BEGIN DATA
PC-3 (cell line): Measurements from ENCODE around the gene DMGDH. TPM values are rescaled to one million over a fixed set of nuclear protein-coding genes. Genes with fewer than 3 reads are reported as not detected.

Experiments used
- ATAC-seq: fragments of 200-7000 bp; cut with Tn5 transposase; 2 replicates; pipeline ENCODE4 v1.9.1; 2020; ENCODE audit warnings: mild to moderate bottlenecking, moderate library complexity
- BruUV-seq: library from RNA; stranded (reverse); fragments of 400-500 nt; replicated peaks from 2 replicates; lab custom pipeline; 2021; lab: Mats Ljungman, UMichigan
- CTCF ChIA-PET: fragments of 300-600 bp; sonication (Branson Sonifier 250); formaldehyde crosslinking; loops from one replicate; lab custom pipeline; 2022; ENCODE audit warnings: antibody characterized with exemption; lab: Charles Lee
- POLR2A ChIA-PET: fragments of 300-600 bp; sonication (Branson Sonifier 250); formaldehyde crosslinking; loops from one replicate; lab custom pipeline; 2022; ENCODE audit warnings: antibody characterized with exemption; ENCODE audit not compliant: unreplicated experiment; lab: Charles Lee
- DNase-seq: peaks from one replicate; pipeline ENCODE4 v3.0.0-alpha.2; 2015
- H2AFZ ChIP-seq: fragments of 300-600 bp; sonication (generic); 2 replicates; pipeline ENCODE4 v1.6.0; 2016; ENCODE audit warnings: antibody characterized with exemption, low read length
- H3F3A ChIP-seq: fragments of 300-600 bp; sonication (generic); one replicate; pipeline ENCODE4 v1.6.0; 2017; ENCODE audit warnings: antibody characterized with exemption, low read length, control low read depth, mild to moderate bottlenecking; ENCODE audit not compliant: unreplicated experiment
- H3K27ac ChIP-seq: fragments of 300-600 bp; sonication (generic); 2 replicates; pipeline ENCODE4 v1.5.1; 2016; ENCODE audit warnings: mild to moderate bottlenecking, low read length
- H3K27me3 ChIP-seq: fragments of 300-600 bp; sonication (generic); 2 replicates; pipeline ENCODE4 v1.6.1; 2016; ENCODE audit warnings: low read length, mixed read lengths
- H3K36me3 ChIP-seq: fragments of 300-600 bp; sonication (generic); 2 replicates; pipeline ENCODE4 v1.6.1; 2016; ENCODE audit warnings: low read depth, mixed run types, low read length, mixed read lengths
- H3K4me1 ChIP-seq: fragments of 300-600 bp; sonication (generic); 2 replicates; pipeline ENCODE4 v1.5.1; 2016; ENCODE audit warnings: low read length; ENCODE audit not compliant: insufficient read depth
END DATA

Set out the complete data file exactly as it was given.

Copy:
PC-3 (cell line): Measurements from ENCODE around the gene DMGDH. TPM values are rescaled to one million over a fixed set of nuclear protein-coding genes. Genes with fewer than 3 reads are reported as not detected.

Experiments used
- ATAC-seq: fragments of 200-7000 bp; cut with Tn5 transposase; 2 replicates; pipeline ENCODE4 v1.9.1; 2020; ENCODE audit warnings: mild to moderate bottlenecking, moderate library complexity
- BruUV-seq: library from RNA; stranded (reverse); fragments of 400-500 nt; replicated peaks from 2 replicates; lab custom pipeline; 2021; lab: Mats Ljungman, UMichigan
- CTCF ChIA-PET: fragments of 300-600 bp; sonication (Branson Sonifier 250); formaldehyde crosslinking; loops from one replicate; lab custom pipeline; 2022; ENCODE audit warnings: antibody characterized with exemption; lab: Charles Lee
- POLR2A ChIA-PET: fragments of 300-600 bp; sonication (Branson Sonifier 250); formaldehyde crosslinking; loops from one replicate; lab custom pipeline; 2022; ENCODE audit warnings: antibody characterized with exemption; ENCODE audit not compliant: unreplicated experiment; lab: Charles Lee
- DNase-seq: peaks from one replicate; pipeline ENCODE4 v3.0.0-alpha.2; 2015
- H2AFZ ChIP-seq: fragments of 300-600 bp; sonication (generic); 2 replicates; pipeline ENCODE4 v1.6.0; 2016; ENCODE audit warnings: antibody characterized with exemption, low read length
- H3F3A ChIP-seq: fragments of 300-600 bp; sonication (generic); one replicate; pipeline ENCODE4 v1.6.0; 2017; ENCODE audit warnings: antibody characterized with exemption, low read length, control low read depth, mild to moderate bottlenecking; ENCODE audit not compliant: unreplicated experiment
- H3K27ac ChIP-seq: fragments of 300-600 bp; sonication (generic); 2 replicates; pipeline ENCODE4 v1.5.1; 2016; ENCODE audit warnings: mild to moderate bottlenecking, low read length
- H3K27me3 ChIP-seq: fragments of 300-600 bp; sonication (generic); 2 replicates; pipeline ENCODE4 v1.6.1; 2016; ENCODE audit warnings: low read length, mixed read lengths
- H3K36me3 ChIP-seq: fragments of 300-600 bp; sonication (generic); 2 replicates; pipeline ENCODE4 v1.6.1; 2016; ENCODE audit warnings: low read depth, mixed run types, low read length, mixed read lengths
- H3K4me1 ChIP-seq: fragments of 300-600 bp; sonication (generic); 2 replicates; pipeline ENCODE4 v1.5.1; 2016; ENCODE audit warnings: low read length; ENCODE audit not compliant: insufficient read depth